It's a bonafide classic. ( )
  ryantlaferney87 | Dec 8, 2023 |
If I were glib, I'd say this book also serves as a How To Guide to Gaslighting. The descriptions and brevity keep it from being repetitive, as over and over again this poor woman has her rational and reasonable complaints shot down as baby brain. And in a larger, philosophical sense, that doubles as a commentary on the disposability of women & their struggles.

I do wish he would've gone more in depth on some of the religious questions--especially so soon after JFK's assassination Is God Dead? Time magazine cover. He doesn't really go that much into Rosemary's changing religious views, which I think could've been a nice allegory for the times and the overall horror of the story. It also has some bizarre racial asides; namely Rosemary's constant internal monologue that she's a White oppressor whenever she encounters a Negro.

Still, it holds up, is short, and is still influential 50 years after first being published. And as a bonus, if you read the book instead of watching the film, you don't have to be reminded of Roman Polanski. ( )
  JuntaKinte1968 | Dec 6, 2023 |
Does a really great job of seeding suspicions in the mind of the reader along the way, even as the doubts of our protagonist are entirely justified. The setup for the bait & switch with Rosemary's baby is much more subtle here than in the movie adaptation, giving you plenty of reason to worry with her. Worth a read even if you've seen the film.
Good narration. ( )
  A.Godhelm | Oct 20, 2023 |
Showing 1-5 of 124 (next | show all)
Met de regelmaat van de klok verschijnen de herdrukken van dit boek, dat ook verfilmd is (en nog steeds vertoond wordt). Een jong echtpaar krijgt een flat toegewezen in een oud romantisch flatgebouw in New York, waarover verhalen gaan als zouden er veel zelfmoorden plaatsvinden en heksen en gifmengers wonen. Ze trekken zich hier niets van aan en voelen er zich gelukkig tot de vrouw, Rosemary, plotseling in verwachting raakt. Deze zwangerschap verloopt moeizaam en ze gaat aan de hand van allerlei gebeurtenissen eraan twijfelen of de buren (en ook haar man) die haar met allerlei zorgjes omringen toch niet aan hekserij doen. Het verhaal eindigt dan ook als ze een baby heeft gekregen die als tegenhanger van Christus, de zoon van Satan zou zijn. Nog steeds een boeiend verhaal, maar minder griezelig dan de film. Duidelijke druk op grauw papier.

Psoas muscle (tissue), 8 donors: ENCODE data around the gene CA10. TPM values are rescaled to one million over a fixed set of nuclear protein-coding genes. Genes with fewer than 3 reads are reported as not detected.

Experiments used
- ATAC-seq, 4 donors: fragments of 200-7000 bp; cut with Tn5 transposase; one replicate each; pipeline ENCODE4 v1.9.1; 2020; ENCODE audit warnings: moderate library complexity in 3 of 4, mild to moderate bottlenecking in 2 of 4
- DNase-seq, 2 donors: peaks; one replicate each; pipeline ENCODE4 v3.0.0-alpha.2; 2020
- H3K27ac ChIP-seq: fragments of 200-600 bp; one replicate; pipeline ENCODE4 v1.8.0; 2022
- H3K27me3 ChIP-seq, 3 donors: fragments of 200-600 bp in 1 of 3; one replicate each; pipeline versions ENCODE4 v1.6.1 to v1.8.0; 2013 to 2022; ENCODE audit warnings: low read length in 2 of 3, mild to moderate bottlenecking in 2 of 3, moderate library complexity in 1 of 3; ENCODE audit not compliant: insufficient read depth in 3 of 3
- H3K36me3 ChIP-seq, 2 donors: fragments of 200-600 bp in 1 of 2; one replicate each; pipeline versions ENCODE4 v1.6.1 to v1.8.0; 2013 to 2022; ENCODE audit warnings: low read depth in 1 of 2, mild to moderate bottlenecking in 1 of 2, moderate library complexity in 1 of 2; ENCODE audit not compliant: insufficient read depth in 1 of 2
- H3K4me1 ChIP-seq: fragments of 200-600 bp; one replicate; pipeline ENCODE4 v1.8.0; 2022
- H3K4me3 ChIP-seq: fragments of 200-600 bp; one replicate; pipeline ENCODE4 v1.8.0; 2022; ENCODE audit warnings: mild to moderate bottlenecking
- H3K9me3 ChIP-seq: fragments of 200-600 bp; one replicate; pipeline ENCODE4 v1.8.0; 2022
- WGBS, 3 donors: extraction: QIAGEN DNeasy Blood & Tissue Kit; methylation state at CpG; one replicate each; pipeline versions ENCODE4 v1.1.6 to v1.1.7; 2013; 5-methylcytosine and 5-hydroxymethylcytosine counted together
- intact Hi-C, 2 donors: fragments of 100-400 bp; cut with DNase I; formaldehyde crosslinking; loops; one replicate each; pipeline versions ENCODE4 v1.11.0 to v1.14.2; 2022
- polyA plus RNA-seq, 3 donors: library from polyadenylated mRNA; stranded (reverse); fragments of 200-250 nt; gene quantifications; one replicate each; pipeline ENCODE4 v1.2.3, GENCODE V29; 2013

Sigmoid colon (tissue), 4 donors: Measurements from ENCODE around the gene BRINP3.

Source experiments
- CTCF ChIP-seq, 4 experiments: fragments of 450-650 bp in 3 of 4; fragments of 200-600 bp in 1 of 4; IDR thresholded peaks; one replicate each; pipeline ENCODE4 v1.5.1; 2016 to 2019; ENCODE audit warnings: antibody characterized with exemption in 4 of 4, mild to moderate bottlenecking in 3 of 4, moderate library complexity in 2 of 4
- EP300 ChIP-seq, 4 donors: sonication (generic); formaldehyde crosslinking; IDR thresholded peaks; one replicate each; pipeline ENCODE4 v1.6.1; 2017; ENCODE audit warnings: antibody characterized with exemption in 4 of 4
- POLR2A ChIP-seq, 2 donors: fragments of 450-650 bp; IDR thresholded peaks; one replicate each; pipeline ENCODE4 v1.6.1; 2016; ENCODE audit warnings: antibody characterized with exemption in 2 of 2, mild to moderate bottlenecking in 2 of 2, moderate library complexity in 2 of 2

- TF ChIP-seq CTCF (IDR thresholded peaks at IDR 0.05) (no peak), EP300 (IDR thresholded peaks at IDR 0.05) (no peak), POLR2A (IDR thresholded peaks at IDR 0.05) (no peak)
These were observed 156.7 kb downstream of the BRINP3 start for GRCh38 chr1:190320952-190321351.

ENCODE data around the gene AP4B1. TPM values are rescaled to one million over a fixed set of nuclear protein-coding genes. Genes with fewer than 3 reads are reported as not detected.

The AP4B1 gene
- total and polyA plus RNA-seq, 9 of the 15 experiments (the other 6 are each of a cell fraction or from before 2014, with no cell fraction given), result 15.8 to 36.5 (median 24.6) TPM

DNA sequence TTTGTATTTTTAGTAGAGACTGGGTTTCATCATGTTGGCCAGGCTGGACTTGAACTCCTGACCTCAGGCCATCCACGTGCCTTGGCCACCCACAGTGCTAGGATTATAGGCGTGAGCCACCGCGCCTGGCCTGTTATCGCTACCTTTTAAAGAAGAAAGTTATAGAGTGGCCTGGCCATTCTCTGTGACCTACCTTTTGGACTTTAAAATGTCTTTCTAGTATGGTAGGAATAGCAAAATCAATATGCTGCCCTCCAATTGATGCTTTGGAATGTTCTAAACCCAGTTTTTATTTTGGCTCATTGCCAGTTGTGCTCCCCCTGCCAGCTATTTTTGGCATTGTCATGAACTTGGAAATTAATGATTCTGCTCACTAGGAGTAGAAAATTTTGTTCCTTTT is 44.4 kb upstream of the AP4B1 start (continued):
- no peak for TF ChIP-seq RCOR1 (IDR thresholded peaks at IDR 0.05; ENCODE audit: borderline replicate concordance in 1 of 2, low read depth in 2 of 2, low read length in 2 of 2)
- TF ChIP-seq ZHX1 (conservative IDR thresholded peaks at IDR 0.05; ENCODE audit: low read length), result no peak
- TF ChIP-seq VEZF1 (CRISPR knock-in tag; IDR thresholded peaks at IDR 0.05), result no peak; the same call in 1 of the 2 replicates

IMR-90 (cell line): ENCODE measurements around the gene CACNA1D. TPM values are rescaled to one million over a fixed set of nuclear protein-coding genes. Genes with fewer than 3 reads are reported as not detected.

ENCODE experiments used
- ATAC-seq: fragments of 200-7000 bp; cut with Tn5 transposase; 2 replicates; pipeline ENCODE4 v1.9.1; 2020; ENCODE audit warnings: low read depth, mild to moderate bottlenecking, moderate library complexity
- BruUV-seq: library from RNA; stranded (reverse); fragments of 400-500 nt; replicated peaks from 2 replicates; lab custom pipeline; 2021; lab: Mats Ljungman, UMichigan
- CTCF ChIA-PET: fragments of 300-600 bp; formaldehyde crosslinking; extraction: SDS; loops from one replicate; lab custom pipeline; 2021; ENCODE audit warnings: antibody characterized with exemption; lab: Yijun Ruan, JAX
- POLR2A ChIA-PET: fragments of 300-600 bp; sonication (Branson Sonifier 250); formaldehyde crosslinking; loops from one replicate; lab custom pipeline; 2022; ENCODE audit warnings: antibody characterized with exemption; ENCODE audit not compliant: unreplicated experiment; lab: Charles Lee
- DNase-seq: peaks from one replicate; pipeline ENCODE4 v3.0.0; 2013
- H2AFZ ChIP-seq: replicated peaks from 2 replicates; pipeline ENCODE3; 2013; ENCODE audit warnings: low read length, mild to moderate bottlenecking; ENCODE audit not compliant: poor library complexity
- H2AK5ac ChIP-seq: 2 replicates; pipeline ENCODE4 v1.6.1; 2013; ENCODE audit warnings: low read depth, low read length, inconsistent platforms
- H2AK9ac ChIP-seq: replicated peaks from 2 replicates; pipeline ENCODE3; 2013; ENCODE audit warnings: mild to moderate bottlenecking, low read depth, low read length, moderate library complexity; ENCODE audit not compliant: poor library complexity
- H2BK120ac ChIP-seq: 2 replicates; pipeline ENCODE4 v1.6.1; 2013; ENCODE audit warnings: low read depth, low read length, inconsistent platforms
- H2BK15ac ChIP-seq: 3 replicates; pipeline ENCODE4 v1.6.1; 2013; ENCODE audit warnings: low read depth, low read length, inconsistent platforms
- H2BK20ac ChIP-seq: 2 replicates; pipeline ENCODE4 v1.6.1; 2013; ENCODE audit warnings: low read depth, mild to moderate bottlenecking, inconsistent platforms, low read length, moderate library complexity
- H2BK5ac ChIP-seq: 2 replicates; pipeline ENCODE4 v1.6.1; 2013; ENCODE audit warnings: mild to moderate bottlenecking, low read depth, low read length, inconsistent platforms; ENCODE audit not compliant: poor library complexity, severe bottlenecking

added by karnoefel | editNBD / Biblion
 

» Add other authors (67 possible)

Author nameRoleType of authorWork?Status
Levin, Iraprimary authorall editionsconfirmed
Bacon, PaulCover designersecondary authorsome editionsconfirmed
Beckett, RicheyIllustratorsecondary authorsome editionsconfirmed
Kauppi, KaijaTranslatorsecondary authorsome editionsconfirmed
Miyamoto, KennethDesignersecondary authorsome editionsconfirmed
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Epigraph
"As for the desirability of cheerfulness during pregnancy, this should follow naturally from the fact that you are well and are approaching what will prove to be (although you may not appreciate it now) the most permanently satisfying event in your life. Do not think, however, though you devote all your days to laughter, or all your nights to symphony concerts, that your child will be one bit cheerier or one whit more musical because of it. No, his mental characteristics are more deeply rooted than that ..."
Nicholson J. Eastman, M.D.
Expectant Motherhood
Dedication
Completed in August 1966, in Wilton, Connecticut, and dedicated to Gabrielle
First words
Rosemary and Guy Woodhouse had signed a lease on a five-room apartment in a geometric white house on First Avenue when they received word, from a woman named Mrs. Cortez, that a four-room apartment in the Bramford had become available.
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(Click to show. Warning: May contain spoilers.)
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Fiction. Horror. HTML:

Now an NBC miniseries starring Zoe Saldana

Rosemary Woodhouse and her struggling actor husband, Guy, move into the Bramford, an old New York City apartment building with an ominous reputation and mostly elderly residents. Neighbors Roman and Minnie Castevet soon come nosing around to welcome the Woodhouses to the building, and despite Rosemary's reservations about their eccentricity and the weird noises that she keeps hearing her husband takes a special shine to them.

Shortly after Guy lands a plum Broadway role, Rosemary becomes pregnant, and the Castavets start taking a special interest in her welfare. As the sickened Rosemary becomes increasingly isolated, she begins to suspect that the Castevets' circle is not what it seems...

.

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Rosemary Woodhouse and her struggling actor-husband, Guy, move into the Bramford, an old New York City apartment building with an ominous reputation and only elderly residents. Neighbours Roman and Minnie Castavet soon come nosing around to welcome them; despite Rosemary's reservations about their eccentricity and the weird noises that she keeps hearing, her husband starts spending time with them. Shortly after Guy lands a plum Broadway role, Rosemary becomes pregnant, and the Castavets start taking a special interest in her welfare; as the sickened Rosemary becomes increasingly isolated, she begins to suspect that the Castavets' circle is not what it seems.

See also the Wikipedia article.